A recent survey of Fortune 500 CEOs found that 81% of them believe that AI is an important technology. However, how close are companies to implementing an AI strategy?
Gartner’s 2018 CIO Agenda Survey found that just 4% percent of CIOs have already implemented AI in the corporate realm. However, 46% plan to do so in the near future.
So what’s preventing mainstream business adoption of AI?
In most cases, what’s actually missing from the conversation is what implementing AI for business actually involves. AI is a very powerful technology which has the potential to transform a business in unexpected ways.
While the potential benefits are enormous, to get the best results, you must investigate and prepare thoroughly. Here are a few important considerations to help you determine if your business is ready for AI.
Deciding what information to feed AI algorithms isn’t an easy task. According to a survey released in January by Infosys, 49% of IT decision makers say that they can’t deploy AI projects because their data isn’t ready.
One misconception about AI is that algorithms are capable of delivering valuable insights even if there isn’t adequate data available. The truth is that AI needs examples to learn from and there is no degree of algorithmic sophistication that can make up for a lack of high quality, clean data.
Another important thing to note is that most AI algorithms only excel at determining correlations. However, they are not capable of understanding the information surrounding the data that determines irrelevancy or relevancy. In other words, AI algorithms are not capable of determining context.
To ensure that AI algorithms can draw meaningful conclusions, prepare your business data for AI. First, make sure the data is properly labeled. Then, develop a system that automatically labels incoming data. Finally, AI projects often involve linking data and activities from multiple areas of your business, perhaps even in ways that you haven’t considered previously.
The business value you gain from AI is directly correlated to how well you train your AI algorithms. AI applications utilize algorithms that become intelligent through the use of your company’s historical data. Not only do you need relevant training data, you need highly skilled experts who can train your AI systems.
However, like people, machines still have limits, which means that there are parts of business processes that won’t fit well with the algorithms. While implementing AI may resolve mundane and repetitive work, you’ll still need people to handle complex tasks. To complete these jobs, you’ll need a highly skilled workforce.
In the case of AI, obtaining a skilled workforce doesn’t mean hiring new people. In fact, companies that view AI as a way to simply cut costs when it comes to human resources are more likely to make poor decisions.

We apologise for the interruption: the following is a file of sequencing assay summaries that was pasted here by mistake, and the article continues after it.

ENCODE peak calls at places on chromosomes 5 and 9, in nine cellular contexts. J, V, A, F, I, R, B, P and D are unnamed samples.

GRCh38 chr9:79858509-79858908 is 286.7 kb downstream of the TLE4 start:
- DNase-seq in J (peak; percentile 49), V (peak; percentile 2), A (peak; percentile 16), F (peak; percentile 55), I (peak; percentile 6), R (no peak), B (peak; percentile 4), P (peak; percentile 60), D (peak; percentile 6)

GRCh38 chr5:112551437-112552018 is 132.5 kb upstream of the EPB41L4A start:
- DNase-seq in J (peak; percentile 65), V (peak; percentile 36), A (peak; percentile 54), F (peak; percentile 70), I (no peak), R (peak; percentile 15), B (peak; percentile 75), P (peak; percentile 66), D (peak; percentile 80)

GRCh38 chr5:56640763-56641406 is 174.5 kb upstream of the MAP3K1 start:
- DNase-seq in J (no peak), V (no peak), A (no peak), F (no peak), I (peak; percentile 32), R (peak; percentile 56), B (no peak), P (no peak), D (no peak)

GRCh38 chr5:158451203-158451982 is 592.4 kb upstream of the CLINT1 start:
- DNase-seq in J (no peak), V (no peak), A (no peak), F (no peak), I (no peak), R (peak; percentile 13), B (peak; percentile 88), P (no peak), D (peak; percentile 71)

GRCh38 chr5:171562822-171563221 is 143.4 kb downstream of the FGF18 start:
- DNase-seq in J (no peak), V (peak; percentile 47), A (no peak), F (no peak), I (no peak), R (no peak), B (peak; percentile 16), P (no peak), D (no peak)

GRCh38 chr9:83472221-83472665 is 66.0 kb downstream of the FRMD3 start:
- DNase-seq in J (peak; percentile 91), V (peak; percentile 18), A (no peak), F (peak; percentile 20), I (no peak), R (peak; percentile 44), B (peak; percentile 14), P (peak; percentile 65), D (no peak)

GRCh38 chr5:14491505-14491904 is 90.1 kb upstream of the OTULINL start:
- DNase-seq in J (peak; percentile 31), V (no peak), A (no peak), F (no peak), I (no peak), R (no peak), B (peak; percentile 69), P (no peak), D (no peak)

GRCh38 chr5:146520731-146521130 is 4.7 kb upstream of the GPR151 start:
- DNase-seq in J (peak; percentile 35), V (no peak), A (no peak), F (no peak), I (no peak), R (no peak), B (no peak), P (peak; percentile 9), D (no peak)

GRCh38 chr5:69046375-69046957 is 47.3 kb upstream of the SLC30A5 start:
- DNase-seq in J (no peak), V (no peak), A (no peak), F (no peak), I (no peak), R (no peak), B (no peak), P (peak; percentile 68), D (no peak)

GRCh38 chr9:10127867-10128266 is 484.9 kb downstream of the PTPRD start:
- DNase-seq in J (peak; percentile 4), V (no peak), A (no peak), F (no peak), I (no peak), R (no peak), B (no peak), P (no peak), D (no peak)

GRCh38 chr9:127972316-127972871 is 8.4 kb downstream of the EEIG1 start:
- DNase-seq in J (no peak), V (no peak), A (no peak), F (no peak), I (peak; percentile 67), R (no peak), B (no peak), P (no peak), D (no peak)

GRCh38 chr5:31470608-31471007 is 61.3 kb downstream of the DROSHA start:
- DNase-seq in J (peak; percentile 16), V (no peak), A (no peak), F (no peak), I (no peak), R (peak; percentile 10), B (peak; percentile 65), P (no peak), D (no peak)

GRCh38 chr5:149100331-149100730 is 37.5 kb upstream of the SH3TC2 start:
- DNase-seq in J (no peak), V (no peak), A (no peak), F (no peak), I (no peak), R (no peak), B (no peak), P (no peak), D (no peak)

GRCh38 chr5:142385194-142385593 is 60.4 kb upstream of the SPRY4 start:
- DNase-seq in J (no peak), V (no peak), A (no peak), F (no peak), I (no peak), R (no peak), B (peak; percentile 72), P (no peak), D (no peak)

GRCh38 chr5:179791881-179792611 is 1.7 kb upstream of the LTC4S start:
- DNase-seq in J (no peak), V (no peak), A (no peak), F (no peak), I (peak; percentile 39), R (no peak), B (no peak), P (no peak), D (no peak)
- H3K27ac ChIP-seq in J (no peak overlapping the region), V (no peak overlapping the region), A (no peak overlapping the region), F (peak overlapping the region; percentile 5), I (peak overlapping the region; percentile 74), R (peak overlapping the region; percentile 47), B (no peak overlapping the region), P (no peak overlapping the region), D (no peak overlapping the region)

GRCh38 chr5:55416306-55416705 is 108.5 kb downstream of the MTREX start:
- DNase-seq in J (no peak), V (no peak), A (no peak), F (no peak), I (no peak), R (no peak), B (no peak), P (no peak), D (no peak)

Instead, AI should be considered as a strategy to augment your workforce’s skills, not replace them. You’ll need to imagine new tasks that upgrade the roles of your team.
One overlooked aspect of implementing AI is the potential legal ramifications of using it for mission-critical activities. According to the “Is Your Business AI Ready” report from Genpact, a full 63% of AI leaders say that they can’t use AI for mission-critical activities due to potential legal liabilities. An additional 64% believe that AI’s use will be significantly slowed by regulation.
As an example, with the passage of General Data Protection Regulation (GDPR) in the European Union, companies are now required adhere to strict data-protection compliance regimes. As a result, AI systems will not comply with GDPR unless the systems are explicitly programmed as a part of a data management framework.
There are several specific GDPR provisions that companies are now required to adhere to. First, organizations that use AI must provide a process that allows consumers to appeal automated decisions, such as the denial of a loan, and request human review. Second, organizations must also incorporate clear and easy ways for people to revoke consent with regards to the usage of their personal data.
As you develop your AI plan, you also want to ensure that the are ample opportunities available for your employees to educate themselves about AI. This is a guaranteed way to ensure a competitive advantage in the long-term.
According to the Genpact report, just 38% of companies reported that they currently provide their employees with reskilling opportunities. It’s also important that you don’t underestimate your team’s willingness to learn new skills. In fact, the same study found that 57% of senior executives who work for AI leaders report that their employees are willing to learn the skills required to take advantage of AI.
As you develop training programs, make sure that you consult with an educational expert to develop programs that are appropriate for your industry, the size of your company, and your data needs.
AI has the potential to fundamentally change how your business operates. However, if it is just a goal for your business rather than a strategy for achieving your business objectives, it really won’t help you to achieve much.
Consider this: AI is not a magic wand that can instantly erase your recurring business problems. Instead, you’ll need to be realistic about what it will take to solve these challenges.
Now that you have a better idea of how to effectively implement AI, the next step is to identify a clear use case for AI within your organization. Achievion can help you formulate a clear plan to get your leadership onboard and support your AI strategy from the beginning.
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